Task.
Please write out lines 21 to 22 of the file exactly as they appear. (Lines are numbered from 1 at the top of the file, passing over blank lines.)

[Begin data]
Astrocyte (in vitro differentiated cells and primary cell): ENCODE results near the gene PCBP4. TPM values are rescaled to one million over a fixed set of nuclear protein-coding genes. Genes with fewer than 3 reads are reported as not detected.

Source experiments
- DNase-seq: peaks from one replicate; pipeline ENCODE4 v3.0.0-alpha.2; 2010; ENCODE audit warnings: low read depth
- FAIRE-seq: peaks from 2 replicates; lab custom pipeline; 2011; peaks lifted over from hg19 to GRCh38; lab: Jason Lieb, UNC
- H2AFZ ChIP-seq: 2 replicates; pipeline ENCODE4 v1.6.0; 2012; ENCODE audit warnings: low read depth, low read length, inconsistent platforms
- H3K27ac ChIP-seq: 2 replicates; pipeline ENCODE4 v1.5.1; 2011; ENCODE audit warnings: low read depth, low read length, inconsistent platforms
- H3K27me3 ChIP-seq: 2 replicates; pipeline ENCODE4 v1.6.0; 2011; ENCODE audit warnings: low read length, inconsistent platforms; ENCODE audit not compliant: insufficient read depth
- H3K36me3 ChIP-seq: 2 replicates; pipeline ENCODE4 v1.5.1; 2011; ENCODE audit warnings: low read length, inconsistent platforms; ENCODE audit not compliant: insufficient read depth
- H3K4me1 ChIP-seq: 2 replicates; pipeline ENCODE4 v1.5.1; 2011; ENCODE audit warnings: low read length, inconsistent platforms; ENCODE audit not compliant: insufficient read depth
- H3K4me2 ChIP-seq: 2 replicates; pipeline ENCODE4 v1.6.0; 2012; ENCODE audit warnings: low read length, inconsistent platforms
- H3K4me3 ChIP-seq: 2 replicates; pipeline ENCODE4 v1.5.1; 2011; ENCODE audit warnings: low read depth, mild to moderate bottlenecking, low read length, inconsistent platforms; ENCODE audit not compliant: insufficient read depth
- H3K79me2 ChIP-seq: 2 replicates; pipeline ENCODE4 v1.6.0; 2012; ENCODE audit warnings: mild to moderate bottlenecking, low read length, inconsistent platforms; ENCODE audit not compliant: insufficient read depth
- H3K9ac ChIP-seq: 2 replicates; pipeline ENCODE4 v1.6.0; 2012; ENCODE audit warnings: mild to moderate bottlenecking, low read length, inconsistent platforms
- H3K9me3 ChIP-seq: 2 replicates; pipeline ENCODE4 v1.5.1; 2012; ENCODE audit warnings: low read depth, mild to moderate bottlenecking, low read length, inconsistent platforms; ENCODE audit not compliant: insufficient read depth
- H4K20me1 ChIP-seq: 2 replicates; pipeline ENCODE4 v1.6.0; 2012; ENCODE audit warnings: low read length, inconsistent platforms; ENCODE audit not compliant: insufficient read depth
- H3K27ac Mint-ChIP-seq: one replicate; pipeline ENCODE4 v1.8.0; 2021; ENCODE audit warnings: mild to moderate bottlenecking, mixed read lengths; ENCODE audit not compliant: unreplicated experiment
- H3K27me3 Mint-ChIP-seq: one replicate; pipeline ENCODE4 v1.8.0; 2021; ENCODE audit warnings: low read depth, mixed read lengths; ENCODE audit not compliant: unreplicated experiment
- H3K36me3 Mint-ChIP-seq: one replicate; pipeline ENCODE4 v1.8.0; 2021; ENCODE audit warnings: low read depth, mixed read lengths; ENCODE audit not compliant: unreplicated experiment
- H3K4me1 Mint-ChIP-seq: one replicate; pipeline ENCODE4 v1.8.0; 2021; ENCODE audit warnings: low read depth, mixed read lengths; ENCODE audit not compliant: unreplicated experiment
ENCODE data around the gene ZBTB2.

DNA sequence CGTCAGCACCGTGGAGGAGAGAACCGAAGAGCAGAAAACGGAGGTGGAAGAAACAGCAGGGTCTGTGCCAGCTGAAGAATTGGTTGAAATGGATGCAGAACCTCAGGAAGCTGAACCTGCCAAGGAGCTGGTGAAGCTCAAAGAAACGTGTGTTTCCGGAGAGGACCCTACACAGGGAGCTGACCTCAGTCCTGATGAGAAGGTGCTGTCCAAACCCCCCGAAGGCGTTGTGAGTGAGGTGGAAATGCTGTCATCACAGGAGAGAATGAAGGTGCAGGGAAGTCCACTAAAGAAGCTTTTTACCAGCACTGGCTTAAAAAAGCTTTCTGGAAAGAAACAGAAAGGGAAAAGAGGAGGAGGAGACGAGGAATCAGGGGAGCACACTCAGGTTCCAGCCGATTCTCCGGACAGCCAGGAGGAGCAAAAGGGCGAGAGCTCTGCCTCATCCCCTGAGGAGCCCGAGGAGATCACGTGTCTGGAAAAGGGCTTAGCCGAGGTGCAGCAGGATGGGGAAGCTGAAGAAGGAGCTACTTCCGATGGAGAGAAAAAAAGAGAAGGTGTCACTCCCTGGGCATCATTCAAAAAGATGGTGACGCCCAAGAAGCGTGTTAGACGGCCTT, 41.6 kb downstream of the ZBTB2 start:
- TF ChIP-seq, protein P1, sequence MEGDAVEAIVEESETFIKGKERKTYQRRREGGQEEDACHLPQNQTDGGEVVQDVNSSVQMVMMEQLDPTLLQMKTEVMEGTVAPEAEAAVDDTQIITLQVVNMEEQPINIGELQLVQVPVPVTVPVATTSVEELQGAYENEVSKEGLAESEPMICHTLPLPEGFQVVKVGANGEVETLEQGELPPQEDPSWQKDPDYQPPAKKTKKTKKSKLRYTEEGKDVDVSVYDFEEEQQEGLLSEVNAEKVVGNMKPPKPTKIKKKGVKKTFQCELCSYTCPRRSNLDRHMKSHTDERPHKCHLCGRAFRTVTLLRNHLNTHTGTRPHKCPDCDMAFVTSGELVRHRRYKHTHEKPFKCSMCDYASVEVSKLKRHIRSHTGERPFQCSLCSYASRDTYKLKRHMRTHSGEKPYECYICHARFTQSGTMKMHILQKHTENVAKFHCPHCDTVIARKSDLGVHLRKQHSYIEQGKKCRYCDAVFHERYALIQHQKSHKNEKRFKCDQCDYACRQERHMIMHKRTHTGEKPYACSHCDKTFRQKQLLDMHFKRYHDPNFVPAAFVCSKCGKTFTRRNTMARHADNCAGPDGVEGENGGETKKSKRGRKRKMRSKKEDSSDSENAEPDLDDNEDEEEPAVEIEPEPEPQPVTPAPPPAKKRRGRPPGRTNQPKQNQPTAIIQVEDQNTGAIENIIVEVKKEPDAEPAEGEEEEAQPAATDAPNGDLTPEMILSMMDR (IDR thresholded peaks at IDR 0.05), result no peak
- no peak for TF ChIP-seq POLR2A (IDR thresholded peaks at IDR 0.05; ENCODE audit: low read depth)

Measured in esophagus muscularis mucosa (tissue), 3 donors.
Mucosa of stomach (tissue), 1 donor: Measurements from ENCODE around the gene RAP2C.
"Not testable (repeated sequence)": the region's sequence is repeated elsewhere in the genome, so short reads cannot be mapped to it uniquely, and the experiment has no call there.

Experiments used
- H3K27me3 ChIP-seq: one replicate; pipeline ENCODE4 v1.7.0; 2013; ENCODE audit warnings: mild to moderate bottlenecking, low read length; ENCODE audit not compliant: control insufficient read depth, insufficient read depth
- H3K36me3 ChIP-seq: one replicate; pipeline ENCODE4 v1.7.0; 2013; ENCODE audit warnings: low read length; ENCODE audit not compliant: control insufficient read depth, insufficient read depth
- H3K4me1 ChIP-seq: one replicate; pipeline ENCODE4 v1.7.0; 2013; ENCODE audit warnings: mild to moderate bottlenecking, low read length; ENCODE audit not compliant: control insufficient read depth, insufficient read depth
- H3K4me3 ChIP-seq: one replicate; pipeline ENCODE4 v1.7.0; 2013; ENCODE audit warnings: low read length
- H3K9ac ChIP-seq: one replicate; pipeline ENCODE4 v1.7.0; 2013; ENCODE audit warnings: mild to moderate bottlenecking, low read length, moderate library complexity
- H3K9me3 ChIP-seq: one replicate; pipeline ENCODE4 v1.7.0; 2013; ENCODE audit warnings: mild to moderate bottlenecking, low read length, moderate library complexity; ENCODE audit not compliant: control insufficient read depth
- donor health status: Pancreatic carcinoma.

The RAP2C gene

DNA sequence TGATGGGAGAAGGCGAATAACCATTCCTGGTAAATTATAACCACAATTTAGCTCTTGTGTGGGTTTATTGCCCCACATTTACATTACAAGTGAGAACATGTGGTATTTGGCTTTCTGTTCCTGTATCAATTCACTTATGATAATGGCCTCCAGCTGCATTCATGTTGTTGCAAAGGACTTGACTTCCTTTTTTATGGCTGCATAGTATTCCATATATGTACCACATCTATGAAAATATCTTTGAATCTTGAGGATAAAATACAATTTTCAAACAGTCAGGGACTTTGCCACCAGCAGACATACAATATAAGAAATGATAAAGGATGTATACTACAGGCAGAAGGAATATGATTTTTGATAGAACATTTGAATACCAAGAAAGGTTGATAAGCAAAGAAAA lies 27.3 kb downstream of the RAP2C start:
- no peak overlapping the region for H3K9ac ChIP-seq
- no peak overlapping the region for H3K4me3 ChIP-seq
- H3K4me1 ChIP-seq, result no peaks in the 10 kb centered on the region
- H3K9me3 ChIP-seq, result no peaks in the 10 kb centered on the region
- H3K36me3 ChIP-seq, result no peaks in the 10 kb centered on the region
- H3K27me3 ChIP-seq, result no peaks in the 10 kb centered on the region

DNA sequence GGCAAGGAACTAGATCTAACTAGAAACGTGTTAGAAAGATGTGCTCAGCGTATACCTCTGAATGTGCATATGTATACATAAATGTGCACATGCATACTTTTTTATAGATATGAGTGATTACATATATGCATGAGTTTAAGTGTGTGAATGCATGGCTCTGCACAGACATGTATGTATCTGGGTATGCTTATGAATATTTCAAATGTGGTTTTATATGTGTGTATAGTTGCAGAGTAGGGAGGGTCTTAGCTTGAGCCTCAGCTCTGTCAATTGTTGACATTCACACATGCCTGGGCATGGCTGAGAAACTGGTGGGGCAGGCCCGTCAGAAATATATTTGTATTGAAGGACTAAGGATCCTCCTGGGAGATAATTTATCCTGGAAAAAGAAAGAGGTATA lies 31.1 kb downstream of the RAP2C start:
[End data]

DNA sequence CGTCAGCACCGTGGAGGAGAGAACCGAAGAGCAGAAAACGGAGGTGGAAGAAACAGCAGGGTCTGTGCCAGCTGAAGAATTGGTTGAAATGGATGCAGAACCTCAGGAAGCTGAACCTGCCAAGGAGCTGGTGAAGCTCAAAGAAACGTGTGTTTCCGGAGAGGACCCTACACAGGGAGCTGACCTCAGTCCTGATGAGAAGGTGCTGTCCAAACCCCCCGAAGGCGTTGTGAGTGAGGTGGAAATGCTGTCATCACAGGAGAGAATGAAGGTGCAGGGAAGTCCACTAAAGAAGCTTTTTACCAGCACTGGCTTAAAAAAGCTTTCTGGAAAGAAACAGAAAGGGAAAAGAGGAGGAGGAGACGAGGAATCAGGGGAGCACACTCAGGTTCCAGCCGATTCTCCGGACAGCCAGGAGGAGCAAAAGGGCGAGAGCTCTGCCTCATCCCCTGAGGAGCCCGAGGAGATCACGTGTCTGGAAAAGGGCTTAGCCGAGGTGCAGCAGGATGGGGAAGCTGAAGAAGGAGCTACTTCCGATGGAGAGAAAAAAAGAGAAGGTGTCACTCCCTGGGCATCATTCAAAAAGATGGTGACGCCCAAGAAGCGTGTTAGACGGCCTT, 41.6 kb downstream of the ZBTB2 start:
- TF ChIP-seq, protein P1, sequence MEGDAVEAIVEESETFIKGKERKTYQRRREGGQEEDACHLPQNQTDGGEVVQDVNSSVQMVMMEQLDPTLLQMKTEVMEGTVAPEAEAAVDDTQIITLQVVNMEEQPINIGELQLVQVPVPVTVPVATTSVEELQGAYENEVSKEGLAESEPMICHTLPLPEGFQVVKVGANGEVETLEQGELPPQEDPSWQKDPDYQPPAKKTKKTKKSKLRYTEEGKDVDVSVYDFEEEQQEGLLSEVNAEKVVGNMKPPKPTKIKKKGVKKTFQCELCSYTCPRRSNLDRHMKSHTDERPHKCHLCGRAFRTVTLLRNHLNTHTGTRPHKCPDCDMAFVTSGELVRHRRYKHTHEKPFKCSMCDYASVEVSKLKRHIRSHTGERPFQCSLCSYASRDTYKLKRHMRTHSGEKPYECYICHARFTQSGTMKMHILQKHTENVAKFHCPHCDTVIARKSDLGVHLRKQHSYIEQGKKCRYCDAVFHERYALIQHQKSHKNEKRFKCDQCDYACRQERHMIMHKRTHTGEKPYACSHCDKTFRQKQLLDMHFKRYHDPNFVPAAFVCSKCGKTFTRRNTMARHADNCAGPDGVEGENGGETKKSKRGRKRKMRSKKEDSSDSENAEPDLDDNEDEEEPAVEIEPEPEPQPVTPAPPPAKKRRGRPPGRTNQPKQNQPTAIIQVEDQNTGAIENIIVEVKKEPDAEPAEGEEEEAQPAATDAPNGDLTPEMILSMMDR (IDR thresholded peaks at IDR 0.05), result no peak